20. Jones KE, Patel NG, Levy MA, Storeygard A, Balk D, Gittleman JL, Daszak P (2008) Global trends in emerging infectious diseases. Nature 451:990–994CrossRefGoogle Scholar
  21. Karesh WB, Cook RA, Bennett EL, Newcomb J (2005) Wildlife trade and global disease emergence. Emerging Infectious Diseases 11:1000–1002Google Scholar
  22. Larkin M (2003) Monkeypox spreads as US public-health system plays catch-up. The Lancet Infectious Diseases 3:461–461Google Scholar
  23. Li YM, Li DM (1998) The dynamics of trade in live wildlife across the Guangxi border between China and Vietnam during 1993–1996 and its control strategies. Biodiversity and Conservation 7:895–914CrossRefGoogle Scholar
  24. McCusker R (2006) Transnational crime in the Pacific Islands: real or apparent danger. Trends & Issues in Crime and Criminal Justice 308:1–6Google Scholar
  25. Milledge SAH (2007) Illegal killing of African rhinos and horn trade, 2000–2005: the era of resurgent markets and emerging organized crime. Pachyderm 43:96–107Google Scholar
  26. Milliken T, Burn RW, Underwood F, Sangalakula L (2004) The Elephant Trade Information System (ETIS) and the illicit trade in ivory: a report to the 13th meeting of the Conference of the Parties. CoP13 Doc. 29.2, Annex. CITES Secretariat, Geneva, SwitzerlandGoogle Scholar
  27. Paquette RS, Lapointe F-J (2007) The use of shell morphometrics for the management of the endangered malagasy radiated tortoise (Geochelone radiata). Biological Conservation 134:31–39CrossRefGoogle Scholar
  28. Patrick WS, Damon-Randall K (2008) Using a five-factored structured decision analysis to evaluate the extinction risk of Atlantic sturgeon (Acipenser oxyrinchus oxyrinchus). Biological Conservation 141:2906–2911CrossRefGoogle Scholar
  29. Patz J, Daszak P, Tabor G, Aguirre A, Pearl M, Epstein J, et al. (2004) Unhealthy landscapes: policy recommendations on land use change and infectious disease emergence. Environmental Health Perspectives 112:1092Google Scholar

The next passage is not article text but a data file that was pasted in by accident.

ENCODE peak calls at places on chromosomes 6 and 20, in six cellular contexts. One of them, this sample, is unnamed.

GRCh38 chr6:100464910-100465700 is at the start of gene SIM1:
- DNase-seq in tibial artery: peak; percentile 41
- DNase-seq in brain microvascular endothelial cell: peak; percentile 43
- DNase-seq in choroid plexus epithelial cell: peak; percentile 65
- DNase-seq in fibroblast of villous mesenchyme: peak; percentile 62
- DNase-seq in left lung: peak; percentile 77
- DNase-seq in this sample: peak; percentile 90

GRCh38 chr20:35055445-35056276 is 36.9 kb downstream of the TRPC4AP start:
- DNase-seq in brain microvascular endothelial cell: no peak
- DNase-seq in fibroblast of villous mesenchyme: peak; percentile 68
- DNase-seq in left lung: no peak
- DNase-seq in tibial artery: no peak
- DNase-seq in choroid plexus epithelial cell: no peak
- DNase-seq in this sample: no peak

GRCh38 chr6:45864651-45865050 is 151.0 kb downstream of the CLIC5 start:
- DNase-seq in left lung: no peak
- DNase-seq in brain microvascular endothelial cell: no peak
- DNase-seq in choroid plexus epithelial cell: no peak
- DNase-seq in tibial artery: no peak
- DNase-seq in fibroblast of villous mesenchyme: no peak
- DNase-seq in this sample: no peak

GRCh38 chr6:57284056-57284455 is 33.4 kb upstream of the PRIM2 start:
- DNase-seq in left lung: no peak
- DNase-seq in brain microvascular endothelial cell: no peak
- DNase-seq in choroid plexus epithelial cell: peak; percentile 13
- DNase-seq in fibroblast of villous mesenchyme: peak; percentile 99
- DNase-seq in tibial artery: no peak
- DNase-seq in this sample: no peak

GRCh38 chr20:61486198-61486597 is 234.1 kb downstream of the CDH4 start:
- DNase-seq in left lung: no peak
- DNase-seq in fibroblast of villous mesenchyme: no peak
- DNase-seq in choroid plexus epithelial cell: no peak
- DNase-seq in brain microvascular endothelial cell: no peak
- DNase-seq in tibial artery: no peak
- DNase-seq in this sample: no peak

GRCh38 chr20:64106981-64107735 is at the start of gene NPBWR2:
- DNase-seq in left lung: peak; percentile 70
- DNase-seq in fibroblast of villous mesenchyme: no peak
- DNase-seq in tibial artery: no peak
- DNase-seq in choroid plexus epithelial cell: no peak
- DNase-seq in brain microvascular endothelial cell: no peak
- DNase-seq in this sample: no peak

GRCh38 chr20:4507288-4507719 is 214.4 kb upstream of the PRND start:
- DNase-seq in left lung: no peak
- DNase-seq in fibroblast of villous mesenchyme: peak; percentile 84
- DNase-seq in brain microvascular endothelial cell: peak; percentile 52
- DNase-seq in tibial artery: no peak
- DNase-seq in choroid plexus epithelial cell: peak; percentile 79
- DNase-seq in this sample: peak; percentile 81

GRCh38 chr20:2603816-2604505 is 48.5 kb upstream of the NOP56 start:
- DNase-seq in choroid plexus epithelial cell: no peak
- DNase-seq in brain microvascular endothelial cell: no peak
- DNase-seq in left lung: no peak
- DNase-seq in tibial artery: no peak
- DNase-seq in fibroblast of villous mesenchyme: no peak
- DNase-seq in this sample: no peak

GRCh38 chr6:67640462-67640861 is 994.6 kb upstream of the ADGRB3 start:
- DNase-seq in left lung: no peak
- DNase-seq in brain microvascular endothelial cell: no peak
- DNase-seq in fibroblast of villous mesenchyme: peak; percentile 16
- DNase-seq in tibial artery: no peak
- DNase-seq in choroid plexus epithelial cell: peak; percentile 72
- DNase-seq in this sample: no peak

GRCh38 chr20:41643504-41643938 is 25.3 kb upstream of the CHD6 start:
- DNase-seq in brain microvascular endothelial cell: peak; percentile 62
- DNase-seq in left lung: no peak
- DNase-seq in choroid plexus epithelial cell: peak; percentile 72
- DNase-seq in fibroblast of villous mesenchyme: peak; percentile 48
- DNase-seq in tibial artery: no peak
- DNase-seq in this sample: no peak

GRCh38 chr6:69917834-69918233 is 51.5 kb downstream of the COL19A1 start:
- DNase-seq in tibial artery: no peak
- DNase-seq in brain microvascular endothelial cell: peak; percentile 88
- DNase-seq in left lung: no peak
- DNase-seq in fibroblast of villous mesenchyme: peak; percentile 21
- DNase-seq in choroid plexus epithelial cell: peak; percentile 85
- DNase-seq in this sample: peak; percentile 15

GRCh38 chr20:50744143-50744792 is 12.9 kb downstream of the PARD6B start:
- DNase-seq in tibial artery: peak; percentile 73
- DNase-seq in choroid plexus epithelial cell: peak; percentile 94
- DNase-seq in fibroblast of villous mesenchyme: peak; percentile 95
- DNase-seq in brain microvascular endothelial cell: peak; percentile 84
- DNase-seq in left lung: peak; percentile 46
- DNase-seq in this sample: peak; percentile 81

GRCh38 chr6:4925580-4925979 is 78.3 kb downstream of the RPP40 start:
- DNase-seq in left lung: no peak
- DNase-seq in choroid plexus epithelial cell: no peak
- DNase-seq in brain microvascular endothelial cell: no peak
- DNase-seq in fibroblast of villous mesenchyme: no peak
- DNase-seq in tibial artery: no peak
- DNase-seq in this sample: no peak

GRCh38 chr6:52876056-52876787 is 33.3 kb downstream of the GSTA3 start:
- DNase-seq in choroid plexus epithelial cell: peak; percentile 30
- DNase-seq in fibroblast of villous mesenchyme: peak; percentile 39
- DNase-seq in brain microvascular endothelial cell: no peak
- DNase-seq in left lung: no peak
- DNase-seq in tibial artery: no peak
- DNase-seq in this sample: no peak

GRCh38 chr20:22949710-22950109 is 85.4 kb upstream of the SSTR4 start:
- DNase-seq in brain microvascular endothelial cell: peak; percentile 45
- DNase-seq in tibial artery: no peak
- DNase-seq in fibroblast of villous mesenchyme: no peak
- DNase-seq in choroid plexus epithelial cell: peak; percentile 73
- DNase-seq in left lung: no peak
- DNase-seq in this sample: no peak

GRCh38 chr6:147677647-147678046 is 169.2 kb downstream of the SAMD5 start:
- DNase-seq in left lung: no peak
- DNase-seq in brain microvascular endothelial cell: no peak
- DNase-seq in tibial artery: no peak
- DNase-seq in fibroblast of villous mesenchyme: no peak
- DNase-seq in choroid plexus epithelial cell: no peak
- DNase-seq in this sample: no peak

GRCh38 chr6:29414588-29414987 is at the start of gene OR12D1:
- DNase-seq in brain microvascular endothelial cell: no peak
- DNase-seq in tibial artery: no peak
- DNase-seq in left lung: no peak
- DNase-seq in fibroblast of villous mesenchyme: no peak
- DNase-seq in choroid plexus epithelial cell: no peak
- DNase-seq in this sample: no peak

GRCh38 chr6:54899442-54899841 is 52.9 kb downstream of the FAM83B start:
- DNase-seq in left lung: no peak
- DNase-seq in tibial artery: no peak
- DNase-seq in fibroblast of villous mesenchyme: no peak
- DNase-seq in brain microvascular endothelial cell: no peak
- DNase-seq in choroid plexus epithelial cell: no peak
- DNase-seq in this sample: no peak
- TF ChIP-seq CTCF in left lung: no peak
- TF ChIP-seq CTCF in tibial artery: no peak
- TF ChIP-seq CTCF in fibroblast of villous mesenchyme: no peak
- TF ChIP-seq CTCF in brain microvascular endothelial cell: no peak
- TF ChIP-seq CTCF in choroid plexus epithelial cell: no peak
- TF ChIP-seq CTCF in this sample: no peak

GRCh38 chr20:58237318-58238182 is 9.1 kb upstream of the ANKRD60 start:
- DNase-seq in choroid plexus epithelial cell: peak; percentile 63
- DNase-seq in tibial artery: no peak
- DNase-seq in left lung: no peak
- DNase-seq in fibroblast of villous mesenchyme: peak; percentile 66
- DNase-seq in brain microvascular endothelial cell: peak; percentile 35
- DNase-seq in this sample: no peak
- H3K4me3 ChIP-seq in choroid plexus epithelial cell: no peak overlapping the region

30. Roe D (2008) Trading Nature: A Report, with Case Studies, on the Contribution of Wildlife Trade Management to Sustainable Livelihoods and the Millennium Development Goals. Cambridge, UK: TRAFFIC International; and Gland, Switzerland: WWF International, 84 ppGoogle Scholar
  31. Schloegel LM, Picco AM, Kilpatrick AM, Davies AJ, Hyatt AD, Daszak P (2009) Magnitude of the US trade in amphibians and presence of Batrachochytrium dendrobatidis and ranavirus infection in imported North American bullfrogs (Rana catesbeiana). Biological Conservation 142:1420–1426CrossRefGoogle Scholar
  32. Smith K, Bradley K, Stobierski M, Tengelsen L (2005) Compendium of measures to control Chlamydophila psittaci (formerly Chlamydia psittaci) infection among humans (psittacosis) and pet birds, 2005. Journal of the American Veterinary Medical Association 226:532–539CrossRefGoogle Scholar
  33. Smith K, Behrens M, Schloegel L, Marano N, Burgiel S, Daszak P (2009) Reducing the risks of the wildlife trade. Science 324:594CrossRefGoogle Scholar
  34. Sodhi NS, Koh LP, Brook PW, Ng PKL (2004) South East Asian biodiversity: an impending disaster. Trends in Ecology & Evolution 19:654–660CrossRefGoogle Scholar
  35. TRAFFIC, The Wildlife Trade Monitoring Network (2008) Our work: wildlife trade. Accessed 2 June 2009
  36. Van Borm S, Thomas I, Hanquet G, Lambrecht B, Boschmans M, Dupont G, et al. (2005) Highly pathogenic H5N1 influenza virus in smuggled eagles, Belgium. Emerging Infectious Diseases 11:702–705Google Scholar
  37. Vitousek PM, Dantonio CM, Loope LL, Westbrooks R (1996) Biological invasions as global environmental change. American Scientist 84:468–478Google Scholar
  38. Wasser SK, Clark WJ, Drori O, Kisamo ES, Mailand C, Mutayoba B, et al. (2008) Combating the illegal trade in African elephant ivory with DNA forensics. Conservation Biology 22:1065–1071CrossRefGoogle Scholar
  39. Weiss RA, McMichael AJ (2004) Social and environmental risk factors in the emergence of infectious diseases. Nature Medicine 10:S70–S76CrossRefGoogle Scholar
  40. Wilcove DS, Rothstein D, Dubow J, Phillips A, Losos E (1998) Quantifying threats to imperiled species in the United States. BioScience 48:607–615CrossRefGoogle Scholar
  41. World Society for the Protection of Animals (WSPA) (2007) WSPA and Animal Planet take on the illegal wildlife trade. Accessed 2 June 2009
  42. World Society for the Protection of Animals (WSPA) (2008) WSPA urges Vietnam to stay on track to end bears suffering in bear farms. Accessed 24 June 2009
  43. Wyler L, Sheikh P (2008) International illegal trade in wildlife: threats and U.S. policy. CRS Report for Congress, March 3, 2008, 49 ppGoogle Scholar
  44. Zimmerman ME (2003) The black market for wildlife: combating transnational organized crime in the illegal wildlife trade. Vanderbilt Journal of Transnational Law 36:1657–1689Google Scholar

Copyright information

© International Association for Ecology and Health 2010

Authors and Affiliations

  1. 1.Department of Ecology and Evolutionary BiologyBrown UniversityProvidenceUSA
  2. 2.Wildlife TrustNew YorkUSA

Personalised recommendations